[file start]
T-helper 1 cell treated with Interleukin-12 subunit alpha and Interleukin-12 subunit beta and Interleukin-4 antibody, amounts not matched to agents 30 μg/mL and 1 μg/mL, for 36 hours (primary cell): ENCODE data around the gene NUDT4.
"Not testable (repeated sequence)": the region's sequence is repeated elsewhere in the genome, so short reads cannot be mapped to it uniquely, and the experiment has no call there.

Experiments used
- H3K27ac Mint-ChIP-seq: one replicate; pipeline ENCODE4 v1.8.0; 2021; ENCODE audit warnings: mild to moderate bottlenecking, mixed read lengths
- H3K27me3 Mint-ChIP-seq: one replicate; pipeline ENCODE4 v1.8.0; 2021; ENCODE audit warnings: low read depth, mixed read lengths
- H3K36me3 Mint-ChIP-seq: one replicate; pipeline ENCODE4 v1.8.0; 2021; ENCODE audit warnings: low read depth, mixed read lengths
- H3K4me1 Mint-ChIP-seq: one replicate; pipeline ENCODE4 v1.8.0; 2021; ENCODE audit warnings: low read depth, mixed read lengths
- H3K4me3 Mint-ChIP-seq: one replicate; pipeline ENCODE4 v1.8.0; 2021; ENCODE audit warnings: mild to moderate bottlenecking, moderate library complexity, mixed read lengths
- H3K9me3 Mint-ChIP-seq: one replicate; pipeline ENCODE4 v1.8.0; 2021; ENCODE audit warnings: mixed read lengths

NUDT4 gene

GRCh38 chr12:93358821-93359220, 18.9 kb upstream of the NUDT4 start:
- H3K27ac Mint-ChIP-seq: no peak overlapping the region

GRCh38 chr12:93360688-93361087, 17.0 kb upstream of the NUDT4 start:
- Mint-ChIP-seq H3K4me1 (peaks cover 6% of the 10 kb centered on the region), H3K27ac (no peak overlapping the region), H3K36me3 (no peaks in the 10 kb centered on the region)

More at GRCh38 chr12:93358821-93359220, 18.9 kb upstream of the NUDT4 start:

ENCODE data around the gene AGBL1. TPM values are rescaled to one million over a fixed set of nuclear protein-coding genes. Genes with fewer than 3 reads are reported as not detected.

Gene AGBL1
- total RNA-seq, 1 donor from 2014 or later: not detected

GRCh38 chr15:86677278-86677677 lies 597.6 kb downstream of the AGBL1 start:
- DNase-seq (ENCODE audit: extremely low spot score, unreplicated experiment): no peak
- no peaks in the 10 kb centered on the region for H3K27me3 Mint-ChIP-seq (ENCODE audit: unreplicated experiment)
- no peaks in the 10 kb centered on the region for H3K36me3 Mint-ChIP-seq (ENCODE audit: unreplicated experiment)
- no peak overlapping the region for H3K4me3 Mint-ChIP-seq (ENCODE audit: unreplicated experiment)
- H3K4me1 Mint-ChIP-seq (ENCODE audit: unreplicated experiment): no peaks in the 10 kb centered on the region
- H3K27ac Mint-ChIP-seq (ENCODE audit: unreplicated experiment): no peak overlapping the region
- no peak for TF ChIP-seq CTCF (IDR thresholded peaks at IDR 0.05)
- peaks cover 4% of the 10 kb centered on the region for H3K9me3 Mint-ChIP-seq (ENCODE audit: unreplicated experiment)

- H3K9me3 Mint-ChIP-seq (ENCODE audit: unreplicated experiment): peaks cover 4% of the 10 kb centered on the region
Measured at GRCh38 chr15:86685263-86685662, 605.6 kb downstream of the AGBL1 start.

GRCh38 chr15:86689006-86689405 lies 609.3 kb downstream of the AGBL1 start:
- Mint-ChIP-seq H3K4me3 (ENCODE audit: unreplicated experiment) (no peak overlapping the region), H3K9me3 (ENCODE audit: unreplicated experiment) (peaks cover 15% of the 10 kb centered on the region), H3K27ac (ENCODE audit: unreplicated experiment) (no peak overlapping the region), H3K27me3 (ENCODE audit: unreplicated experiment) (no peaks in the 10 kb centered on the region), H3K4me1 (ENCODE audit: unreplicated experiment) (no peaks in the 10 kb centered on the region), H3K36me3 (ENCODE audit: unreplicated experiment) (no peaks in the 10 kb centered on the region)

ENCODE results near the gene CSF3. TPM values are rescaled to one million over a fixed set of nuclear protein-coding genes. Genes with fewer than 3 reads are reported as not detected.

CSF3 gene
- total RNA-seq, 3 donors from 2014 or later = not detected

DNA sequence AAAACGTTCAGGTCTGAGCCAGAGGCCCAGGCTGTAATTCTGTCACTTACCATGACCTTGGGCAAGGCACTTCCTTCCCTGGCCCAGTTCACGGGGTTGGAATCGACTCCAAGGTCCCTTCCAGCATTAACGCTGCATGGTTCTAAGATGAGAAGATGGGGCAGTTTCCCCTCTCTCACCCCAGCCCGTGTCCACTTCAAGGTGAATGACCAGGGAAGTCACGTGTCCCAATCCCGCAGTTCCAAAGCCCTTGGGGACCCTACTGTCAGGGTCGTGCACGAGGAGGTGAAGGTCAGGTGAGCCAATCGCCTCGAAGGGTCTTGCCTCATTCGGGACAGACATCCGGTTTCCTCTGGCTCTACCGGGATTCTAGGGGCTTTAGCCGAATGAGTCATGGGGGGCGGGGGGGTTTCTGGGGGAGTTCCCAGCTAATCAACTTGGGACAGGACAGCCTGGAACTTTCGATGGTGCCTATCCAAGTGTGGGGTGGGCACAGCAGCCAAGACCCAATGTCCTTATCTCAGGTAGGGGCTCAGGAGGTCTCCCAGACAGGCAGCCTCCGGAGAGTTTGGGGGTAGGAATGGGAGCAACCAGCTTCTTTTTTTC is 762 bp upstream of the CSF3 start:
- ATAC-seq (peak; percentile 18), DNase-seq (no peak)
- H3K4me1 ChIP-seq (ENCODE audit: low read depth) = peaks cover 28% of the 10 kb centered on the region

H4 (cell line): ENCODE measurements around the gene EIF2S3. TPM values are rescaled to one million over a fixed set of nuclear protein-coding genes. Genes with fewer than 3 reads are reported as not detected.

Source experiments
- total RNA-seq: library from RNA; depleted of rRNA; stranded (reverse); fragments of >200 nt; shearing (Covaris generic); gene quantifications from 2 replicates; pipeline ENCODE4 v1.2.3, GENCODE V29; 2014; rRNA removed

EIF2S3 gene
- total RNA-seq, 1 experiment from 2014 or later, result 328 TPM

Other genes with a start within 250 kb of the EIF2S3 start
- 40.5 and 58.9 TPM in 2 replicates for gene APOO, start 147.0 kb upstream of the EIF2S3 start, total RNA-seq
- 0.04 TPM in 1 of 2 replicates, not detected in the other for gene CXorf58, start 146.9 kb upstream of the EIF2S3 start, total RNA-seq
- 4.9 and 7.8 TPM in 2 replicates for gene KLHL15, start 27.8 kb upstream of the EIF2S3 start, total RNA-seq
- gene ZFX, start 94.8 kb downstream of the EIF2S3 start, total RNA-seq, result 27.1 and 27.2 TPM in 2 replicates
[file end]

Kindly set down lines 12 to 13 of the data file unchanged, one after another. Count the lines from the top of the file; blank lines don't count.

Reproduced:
- H3K27ac Mint-ChIP-seq: no peak overlapping the region

GRCh38 chr12:93360688-93361087, 17.0 kb upstream of the NUDT4 start: